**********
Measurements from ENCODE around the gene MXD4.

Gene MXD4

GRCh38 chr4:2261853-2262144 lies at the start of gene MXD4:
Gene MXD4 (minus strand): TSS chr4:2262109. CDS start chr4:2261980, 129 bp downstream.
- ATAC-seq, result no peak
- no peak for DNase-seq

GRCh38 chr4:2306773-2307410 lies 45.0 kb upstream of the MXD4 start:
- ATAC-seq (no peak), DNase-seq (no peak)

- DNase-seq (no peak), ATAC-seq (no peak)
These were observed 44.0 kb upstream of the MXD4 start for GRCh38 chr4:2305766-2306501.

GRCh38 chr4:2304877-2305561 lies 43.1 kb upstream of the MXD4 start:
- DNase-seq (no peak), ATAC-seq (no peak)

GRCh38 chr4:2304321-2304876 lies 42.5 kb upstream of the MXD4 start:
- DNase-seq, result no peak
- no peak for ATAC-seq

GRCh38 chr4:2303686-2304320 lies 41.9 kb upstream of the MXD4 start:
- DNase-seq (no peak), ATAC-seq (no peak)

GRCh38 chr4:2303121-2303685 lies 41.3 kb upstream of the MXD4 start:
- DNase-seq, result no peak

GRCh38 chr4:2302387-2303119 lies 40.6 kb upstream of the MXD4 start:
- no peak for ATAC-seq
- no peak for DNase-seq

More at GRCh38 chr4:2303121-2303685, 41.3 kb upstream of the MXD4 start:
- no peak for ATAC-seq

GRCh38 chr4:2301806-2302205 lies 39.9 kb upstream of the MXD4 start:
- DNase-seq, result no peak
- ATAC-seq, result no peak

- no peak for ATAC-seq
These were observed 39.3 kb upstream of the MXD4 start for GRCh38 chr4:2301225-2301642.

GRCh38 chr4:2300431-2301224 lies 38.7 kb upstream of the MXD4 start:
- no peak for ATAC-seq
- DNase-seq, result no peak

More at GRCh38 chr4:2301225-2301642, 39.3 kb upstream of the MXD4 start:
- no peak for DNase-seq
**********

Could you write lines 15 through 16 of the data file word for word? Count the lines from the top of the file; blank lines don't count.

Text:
- no peak for ATAC-seq

GRCh38 chr4:2303686-2304320 lies 41.9 kb upstream of the MXD4 start: